Basic map elements
DITA maps are built from a few core elements that are used for referencing and organizing topics. The <topicmeta> element is also available to specify metadata for the map, for individual topics, or for groups of topics. Many elements inside <topicmeta> are also available inside the topic prolog.
In this section:
- <map>The <map> element describes the relationships among a set of resources, such as DITA topics. Maps consist of references to topics, maps, and other resources organized into hierarchies, groups, and tables. Maps express these relationships in a single common format that can be used for different outputs.
- <topicref>The <topicref> element identifies a topic (such as a concept, task, or reference) or other resource. A <topicref> can contain other <topicref> elements, allowing you to express navigation or table-of-contents hierarchies, as well as implying relationships between a containing (parent) <topicref> and its children. You can set the collection type of a parent <topicref> to determine how its children are related to each other. You can also express relationships among <topicref> elements by using group and table structures (such as <topicgroup> and <reltable>). Relationships are expressed as links in the output; by default, each participant in a relationship has links to the other participants in that relationship.
- <topicmeta>The <topicmeta> element defines the metadata that applies to a topic when it appears in a map. When appropriate, that metadata also applies to the other topics in the map that are contained by the same element that contains the <topicmeta> element. When creating links, <topicmeta> content can also be used to override the title and short description that are used for the link. In addition, it can be used to add index entries to referenced content using the <keywords> element.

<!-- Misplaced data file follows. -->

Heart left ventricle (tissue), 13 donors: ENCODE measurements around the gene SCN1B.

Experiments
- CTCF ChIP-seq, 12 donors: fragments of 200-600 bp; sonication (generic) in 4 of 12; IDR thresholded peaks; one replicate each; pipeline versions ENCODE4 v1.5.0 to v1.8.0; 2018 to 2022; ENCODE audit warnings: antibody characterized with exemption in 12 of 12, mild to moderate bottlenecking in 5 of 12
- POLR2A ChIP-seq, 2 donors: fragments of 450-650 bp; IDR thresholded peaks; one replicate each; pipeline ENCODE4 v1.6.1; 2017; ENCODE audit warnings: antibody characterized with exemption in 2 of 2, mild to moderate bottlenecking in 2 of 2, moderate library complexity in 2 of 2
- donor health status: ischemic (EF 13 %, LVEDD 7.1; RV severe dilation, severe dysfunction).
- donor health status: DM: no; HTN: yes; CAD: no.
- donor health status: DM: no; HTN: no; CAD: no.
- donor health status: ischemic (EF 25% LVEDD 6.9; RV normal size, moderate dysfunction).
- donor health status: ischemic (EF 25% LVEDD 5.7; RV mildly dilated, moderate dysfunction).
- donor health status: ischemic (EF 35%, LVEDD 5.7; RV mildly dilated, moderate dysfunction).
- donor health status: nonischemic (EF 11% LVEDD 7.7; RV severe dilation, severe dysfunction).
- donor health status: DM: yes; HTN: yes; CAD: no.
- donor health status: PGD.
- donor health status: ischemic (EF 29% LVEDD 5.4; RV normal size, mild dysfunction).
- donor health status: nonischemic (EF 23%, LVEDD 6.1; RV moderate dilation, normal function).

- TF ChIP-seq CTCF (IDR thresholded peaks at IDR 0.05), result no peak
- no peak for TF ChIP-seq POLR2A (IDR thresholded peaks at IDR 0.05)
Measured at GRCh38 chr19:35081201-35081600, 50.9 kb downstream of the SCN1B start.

- <anchor>The <anchor> element provides an integration point that another map can reference in order to insert its navigation into the referenced map's navigation tree. For those familiar with Eclipse help systems, this serves the same purpose as the <anchor> element in that system. It might not be supported for all output formats.
- <navref>The <navref> element represents a pointer to another map which is preserved as a transcluding link in the result deliverable rather than resolved when the deliverable is produced. Output formats that support such linking can integrate the referenced resource when displaying the referencing map to an end user.
- <reltable>The <reltable> element is a relationship table that specifies relationships among topics, based on the familiar table model of rows (<relrow>), columns (<relheader>), and cells (<relcell>).
- <relrow>The <relrow> element defines a row in the relationship table (<reltable>). It creates a relationship between the cells in the row, which is expressed in output as links between the topics or resources referenced in those cells.
- <relcell>The <relcell> element defines a cell in the relationship table (<reltable>). The <topicref> elements that it contains are related to the <topicref> elements in other cells of the same row. By default, topics or resources that are referenced in the same cell are not related to each other, unless you change the @collection-type attribute of the <relcell> to indicate that they are related.
- <relheader>The <relheader> element is a row in a relationship table that contains column definitions (<relcolspec> elements). Each table can have only one set of column definitions.
- <relcolspec>The <relcolspec> element is used to define a column in a relationship table. The <relcolspec> element can be used to set default attribute values for the <topicref> elements in the column.
- <ux-window>Use the <ux-window> element to provide specifications for a window or viewport in which a user assistance topic or Web page can be displayed. The window or viewport can be referenced by the <resourceid> element associated with a topic or <topicref> element.
Parent topic: Map elements